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Warren voters set to consider term limits again

By: Brian Louwers | Warren Weekly | Published July 27, 2016

WARREN — Should Warren mayors be able to serve five four-year terms instead of three? That’s one of the questions set to go before Warren voters on Aug. 2.

If approved, Mayor Jim Fouts would instantly become eligible for re-election two more times, beginning in 2019 when his third term expires.

“Obviously, I support that. I love my job,” Fouts said earlier this month. “I love helping people with various neighborhood problems and other things. There’s more to do. I would like to continue our progress when it comes to downtown development. I want to continue our strong fund balance. I want to continue taking care of the citizens. We’re out there on the weekends taking care of people’s problems.”

Fouts went on to call term limits “an abysmal failure” at the state level and said that while he “reluctantly” voted for a July 1998 Warren City Council measure that put term limits for city offices on the ballot that November, he argued against what he now labels a “campaign gimmick” hatched by his former peers on the council.

The measure was originally put forward by Richard Sulaka, a former Warren City Council member, city clerk and mayoral candidate who died last November.

Meeting minutes from 1998 indicate that Fouts favored campaign spending limits instead of term limits, which he then claimed “wrongly says experience does not count and is fundamentally and philosophically undemocratic.”

“It throws the baby out with the bathwater,” Fouts said this month. “It punishes everybody equally.”

In 1998, Fouts also urged Sulaka to instead put a limit of eight years in place —  as is the case for many federal- and state-level offices — instead of 12, even though Fouts said he was “reluctant” to support any term limits.

According to the council minutes, Sulaka said at the time that he was “more assured than ever that this is the proper time for proposed term limits,” and that he believed that “the public would like term limits.”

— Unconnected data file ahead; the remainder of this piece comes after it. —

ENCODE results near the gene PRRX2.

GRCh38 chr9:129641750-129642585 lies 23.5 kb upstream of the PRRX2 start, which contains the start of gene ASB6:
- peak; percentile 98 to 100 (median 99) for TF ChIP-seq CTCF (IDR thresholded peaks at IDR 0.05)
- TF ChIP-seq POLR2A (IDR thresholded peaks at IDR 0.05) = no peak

The proposal to limit the terms of Warren’s mayor, clerk, treasurer and City Council members to three four-year terms, or a total of 12 years, passed by a landslide in 1998 with the support of 78 percent of Warren’s voters.

While the question was thought to have been settled by voter approval of the charter amendment back then, a renewed effort to do away with term limits has been brewing for some time.

It was a legal opinion of former City Attorney David Griem that effectively changed the interpretation of term limits for members of the Warren City Council two years ago. In response to a request for clarity from a citizen in 2014, Griem ruled that the 2010 Warren charter amendment that cut the size of the council from nine to seven members and established seats representing individual districts and the city at large created a “bicameral legislature.” He further opined that voters had approved “separate and distinct legislative groups,” which he said were subject to separate limits of three four-year terms.

Attempts to challenge Griem’s controversial opinion in court were unsuccessful before the city elections last year and, as a result, two members of the council — Council President Cecil St. Pierre and Councilman Keith Sadowski — were permitted to seek re-election to another term in their respective districts, despite having been term-limited under the previous interpretation of the voter-approved charter provision.

Both handily won re-election in November 2015.

Four months later, on March 1, 2016, City Council members gathered for a hastily called special meeting in a conference room at the Warren Community Center, where an incomplete group voted 4-1 to approve a resolution to put the mayoral term limits question on the ballot. 

City Councilman Robert Boccomino later said he called the meeting to discuss the proposal, but that he was stuck in weather-related traffic and was unable to attend. Councilwoman Kelly Colegio said she left the special meeting early due to a family medical emergency.

Boccomino, who later made the motion to approve a resolution putting the term limits question for the office of mayor only before Warren voters this year,  said he simply wanted to let voters consider the issue now that term limits have been in place for a while. The proposal eventually passed by a 6-1 margin.

Fouts later said the proposal originated with Boccomino  — and not from anyone in the administration, including himself — but that he wasn’t opposed to the idea.

Councilman Scott Stevens, who cast the lone vote against placing the proposal on the ballot, said residents should have a choice but that the matter should have been placed on the ballot in November, when voter turnout is expected to be much higher during the U.S. presidential election.

Warren resident Paul Kardasz, who organized a protest outside of the auditorium where the City Council met and approved putting the mayoral term limits question on the ballot in April, questioned the process that began with Griem’s opinion.

“The term limits for the City Council have never been amended by the legislative body of the city of Warren. Voting to extend the term of office of the mayor is only going to create more confusion down the line,” Kardasz said.

He added that more attempts to challenge term limits at the council level were in the works, despite the court’s prior decision that effectively punted the issue back to council itself.

Kardasz also questioned why term limits for Warren’s elected clerk and treasurer weren’t part of the ballot proposal set to go before the voters on Aug. 2.